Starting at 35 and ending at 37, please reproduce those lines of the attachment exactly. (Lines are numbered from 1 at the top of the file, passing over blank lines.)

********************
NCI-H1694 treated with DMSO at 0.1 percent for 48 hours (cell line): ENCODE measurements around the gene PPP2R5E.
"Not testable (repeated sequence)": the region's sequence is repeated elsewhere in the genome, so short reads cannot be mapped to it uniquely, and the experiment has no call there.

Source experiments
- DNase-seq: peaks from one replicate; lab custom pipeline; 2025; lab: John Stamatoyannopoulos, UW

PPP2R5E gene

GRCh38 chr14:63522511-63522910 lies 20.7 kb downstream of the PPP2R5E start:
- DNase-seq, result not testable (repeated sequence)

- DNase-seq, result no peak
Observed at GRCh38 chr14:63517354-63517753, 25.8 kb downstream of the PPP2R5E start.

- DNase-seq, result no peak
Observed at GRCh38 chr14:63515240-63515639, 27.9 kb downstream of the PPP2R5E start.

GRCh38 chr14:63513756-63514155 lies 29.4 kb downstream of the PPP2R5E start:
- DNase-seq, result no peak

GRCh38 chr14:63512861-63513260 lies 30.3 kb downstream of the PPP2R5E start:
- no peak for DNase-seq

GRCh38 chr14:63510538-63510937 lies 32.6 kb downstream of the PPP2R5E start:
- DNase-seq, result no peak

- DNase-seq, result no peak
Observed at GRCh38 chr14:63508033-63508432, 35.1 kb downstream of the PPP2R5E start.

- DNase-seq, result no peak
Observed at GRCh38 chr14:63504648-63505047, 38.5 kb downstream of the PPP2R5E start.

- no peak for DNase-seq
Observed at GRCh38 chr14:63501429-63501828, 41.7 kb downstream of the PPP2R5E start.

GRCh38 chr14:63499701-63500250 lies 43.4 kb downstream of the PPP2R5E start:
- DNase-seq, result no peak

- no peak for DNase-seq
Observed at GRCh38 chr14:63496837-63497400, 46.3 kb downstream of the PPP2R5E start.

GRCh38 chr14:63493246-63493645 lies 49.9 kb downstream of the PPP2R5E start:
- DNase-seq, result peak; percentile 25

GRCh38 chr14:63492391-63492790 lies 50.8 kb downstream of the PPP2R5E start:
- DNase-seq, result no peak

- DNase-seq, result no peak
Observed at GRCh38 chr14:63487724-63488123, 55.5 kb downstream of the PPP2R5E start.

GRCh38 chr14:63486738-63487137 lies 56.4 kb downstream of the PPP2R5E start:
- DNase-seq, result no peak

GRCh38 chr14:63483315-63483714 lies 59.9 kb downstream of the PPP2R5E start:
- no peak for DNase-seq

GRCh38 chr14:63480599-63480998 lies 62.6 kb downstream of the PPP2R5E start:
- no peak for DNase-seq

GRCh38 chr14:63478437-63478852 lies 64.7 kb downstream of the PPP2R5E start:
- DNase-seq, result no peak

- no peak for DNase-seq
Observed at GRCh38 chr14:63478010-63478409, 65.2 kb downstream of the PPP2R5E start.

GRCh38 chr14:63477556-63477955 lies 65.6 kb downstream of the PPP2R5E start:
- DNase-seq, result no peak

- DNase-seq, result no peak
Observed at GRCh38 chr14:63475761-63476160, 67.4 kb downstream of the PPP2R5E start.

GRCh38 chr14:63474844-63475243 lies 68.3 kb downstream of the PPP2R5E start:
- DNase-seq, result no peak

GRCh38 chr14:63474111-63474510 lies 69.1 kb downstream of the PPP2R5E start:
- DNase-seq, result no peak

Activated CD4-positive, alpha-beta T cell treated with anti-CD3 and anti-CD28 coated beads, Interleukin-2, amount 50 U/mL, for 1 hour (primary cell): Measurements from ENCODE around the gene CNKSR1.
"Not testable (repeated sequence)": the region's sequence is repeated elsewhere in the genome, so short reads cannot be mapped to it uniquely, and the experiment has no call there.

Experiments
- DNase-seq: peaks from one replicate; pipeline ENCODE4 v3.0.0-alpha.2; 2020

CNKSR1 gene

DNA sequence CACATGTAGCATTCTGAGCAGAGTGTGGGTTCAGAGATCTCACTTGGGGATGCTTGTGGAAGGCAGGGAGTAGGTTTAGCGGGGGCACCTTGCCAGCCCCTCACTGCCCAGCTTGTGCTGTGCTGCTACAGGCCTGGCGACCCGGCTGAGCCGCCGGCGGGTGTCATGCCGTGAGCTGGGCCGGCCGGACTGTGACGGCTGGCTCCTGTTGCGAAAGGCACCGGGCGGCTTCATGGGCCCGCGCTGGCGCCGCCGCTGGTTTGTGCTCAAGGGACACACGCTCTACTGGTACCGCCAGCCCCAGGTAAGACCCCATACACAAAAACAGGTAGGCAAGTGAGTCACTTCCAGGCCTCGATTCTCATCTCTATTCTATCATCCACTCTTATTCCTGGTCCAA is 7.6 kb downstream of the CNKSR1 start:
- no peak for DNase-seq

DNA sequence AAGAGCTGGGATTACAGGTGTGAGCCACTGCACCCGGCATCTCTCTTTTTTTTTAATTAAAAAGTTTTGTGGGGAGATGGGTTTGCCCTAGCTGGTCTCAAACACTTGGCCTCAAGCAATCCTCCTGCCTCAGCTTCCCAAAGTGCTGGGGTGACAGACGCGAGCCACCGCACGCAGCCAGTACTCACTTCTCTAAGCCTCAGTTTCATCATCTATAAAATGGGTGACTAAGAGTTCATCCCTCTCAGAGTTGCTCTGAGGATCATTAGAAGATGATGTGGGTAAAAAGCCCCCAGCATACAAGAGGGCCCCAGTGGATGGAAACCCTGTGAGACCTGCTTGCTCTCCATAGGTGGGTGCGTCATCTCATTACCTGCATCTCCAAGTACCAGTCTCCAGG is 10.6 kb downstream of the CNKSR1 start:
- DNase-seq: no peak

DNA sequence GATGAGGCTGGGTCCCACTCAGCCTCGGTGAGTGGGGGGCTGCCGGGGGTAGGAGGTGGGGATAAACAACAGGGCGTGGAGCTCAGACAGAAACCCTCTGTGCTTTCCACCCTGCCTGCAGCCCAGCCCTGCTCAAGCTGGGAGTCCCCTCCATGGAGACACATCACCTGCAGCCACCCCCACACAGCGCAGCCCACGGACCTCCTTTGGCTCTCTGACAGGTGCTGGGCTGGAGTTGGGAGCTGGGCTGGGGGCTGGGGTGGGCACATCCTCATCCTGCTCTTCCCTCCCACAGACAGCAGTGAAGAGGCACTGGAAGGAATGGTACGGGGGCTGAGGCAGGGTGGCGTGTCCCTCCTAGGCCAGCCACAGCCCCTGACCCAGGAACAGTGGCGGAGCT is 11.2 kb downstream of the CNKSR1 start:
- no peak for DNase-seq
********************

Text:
- DNase-seq, result no peak

GRCh38 chr14:63483315-63483714 lies 59.9 kb downstream of the PPP2R5E start:
- no peak for DNase-seq